S. de Smet, C. Rousseau, C. Stalpaertd et L. De Haenee (2019, aout)
The arts in psychotherapy
66 | https://doi.org/10.1016/j.aip.2019.101587
Around the world, armed conflicts force people to leave their homes, families, and communities in search of protection from collective violence, and seek to regain a meaningful perspective on their lives within the borders of their Western host societies. As the dynamics of organized violence and forced displacement continue to impact and disrupt relationships in refugee communities, scholars in the field of refugee trauma care have increasingly argued for the need to understand spaces that are able to restore safety, meaning, and connectedness in the process of post-trauma reconstruction within those disrupted communities. This is reflected in the growing interest in community-based psychosocial interventions. In this article, we focus on applied theatre interventions with refugee communities. In doing so, we aim to understand the restorative role of within-group interactions in applied theatre. We performed a case study of a community-based applied theatre project with Syrian refugees who were recently resettled in Belgium. The qualitative analysis that was the result of this case study allows us to develop an understanding of the various processes of coping with trauma and exile that are at play in within-group interactions between Syrian community members in applied theatre, against a background of authoritarian rule, collective violence, and forced displacement.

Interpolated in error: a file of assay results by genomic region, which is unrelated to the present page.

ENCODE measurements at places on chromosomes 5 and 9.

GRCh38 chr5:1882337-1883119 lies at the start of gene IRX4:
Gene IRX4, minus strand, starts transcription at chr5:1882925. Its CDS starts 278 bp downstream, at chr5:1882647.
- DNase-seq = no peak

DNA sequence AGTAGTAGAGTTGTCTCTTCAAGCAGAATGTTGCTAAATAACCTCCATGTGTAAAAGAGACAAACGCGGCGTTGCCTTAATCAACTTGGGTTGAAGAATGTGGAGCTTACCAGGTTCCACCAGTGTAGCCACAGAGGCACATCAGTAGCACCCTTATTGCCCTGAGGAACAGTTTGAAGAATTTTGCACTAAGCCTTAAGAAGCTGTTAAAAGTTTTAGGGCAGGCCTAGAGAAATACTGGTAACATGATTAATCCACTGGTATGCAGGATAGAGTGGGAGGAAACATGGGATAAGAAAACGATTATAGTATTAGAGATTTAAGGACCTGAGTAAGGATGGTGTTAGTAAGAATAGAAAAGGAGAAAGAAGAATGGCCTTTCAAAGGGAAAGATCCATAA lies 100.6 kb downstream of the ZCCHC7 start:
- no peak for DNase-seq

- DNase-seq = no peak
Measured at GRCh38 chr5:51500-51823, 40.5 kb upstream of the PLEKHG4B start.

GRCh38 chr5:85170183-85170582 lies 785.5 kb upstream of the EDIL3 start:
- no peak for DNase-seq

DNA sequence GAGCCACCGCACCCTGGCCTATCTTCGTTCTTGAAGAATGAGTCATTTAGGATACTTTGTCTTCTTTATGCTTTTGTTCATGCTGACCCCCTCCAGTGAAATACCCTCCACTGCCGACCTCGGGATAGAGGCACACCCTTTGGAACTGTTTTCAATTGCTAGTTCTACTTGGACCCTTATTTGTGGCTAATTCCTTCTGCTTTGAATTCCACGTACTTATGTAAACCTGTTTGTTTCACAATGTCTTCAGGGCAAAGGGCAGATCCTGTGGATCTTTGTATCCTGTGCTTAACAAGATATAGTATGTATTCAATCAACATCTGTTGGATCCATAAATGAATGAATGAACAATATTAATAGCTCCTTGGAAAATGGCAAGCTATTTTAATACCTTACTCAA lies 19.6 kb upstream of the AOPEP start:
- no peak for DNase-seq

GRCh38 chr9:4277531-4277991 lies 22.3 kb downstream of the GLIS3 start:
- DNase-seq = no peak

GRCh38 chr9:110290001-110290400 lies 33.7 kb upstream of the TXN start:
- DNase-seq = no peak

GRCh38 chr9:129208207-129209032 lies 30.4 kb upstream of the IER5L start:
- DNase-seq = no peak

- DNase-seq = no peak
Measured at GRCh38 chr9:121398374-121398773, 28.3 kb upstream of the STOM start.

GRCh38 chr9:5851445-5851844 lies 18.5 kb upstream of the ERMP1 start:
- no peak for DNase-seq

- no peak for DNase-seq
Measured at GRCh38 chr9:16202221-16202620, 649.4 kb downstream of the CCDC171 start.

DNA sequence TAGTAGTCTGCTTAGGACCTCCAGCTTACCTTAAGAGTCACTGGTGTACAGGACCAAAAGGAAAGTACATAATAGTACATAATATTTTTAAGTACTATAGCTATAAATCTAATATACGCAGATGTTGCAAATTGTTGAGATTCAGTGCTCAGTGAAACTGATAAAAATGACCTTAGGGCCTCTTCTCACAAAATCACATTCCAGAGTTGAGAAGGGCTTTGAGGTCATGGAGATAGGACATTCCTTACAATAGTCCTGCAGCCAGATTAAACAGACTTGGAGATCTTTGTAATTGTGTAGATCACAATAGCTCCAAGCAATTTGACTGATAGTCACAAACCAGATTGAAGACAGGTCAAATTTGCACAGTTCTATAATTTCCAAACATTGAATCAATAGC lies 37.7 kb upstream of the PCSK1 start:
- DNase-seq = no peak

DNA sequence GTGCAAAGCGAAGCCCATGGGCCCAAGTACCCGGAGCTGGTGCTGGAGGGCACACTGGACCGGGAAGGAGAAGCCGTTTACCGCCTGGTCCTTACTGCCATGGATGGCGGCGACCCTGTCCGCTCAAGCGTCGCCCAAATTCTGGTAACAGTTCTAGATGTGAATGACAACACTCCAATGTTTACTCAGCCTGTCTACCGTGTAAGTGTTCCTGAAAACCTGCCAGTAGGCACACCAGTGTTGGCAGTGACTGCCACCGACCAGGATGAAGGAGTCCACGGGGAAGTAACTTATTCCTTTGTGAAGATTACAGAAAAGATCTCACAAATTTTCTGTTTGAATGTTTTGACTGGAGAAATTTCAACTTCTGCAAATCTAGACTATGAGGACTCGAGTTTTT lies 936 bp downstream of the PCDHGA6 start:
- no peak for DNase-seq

• Within-group interactions in applied theatre can play a r5restorative role in coping with trauma and exile in refugee communities.
• The group in applied theatre provides participants a temporary safe haven.
• Within-group interactions reinstall a sense of personal continuity.
• Within-group interactions install a sense of hope for political and social change.
• Within-group interactions enable participants to reshape cultural belonging.